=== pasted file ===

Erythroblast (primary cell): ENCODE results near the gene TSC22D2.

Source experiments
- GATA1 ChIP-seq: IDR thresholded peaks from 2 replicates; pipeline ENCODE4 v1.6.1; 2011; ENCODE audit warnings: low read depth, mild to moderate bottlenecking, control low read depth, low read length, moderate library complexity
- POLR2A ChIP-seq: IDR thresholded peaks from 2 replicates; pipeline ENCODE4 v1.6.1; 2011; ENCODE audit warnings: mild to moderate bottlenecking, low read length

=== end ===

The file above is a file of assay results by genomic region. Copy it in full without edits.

Erythroblast (primary cell): ENCODE results near the gene TSC22D2.

Source experiments
- GATA1 ChIP-seq: IDR thresholded peaks from 2 replicates; pipeline ENCODE4 v1.6.1; 2011; ENCODE audit warnings: low read depth, mild to moderate bottlenecking, control low read depth, low read length, moderate library complexity
- POLR2A ChIP-seq: IDR thresholded peaks from 2 replicates; pipeline ENCODE4 v1.6.1; 2011; ENCODE audit warnings: mild to moderate bottlenecking, low read length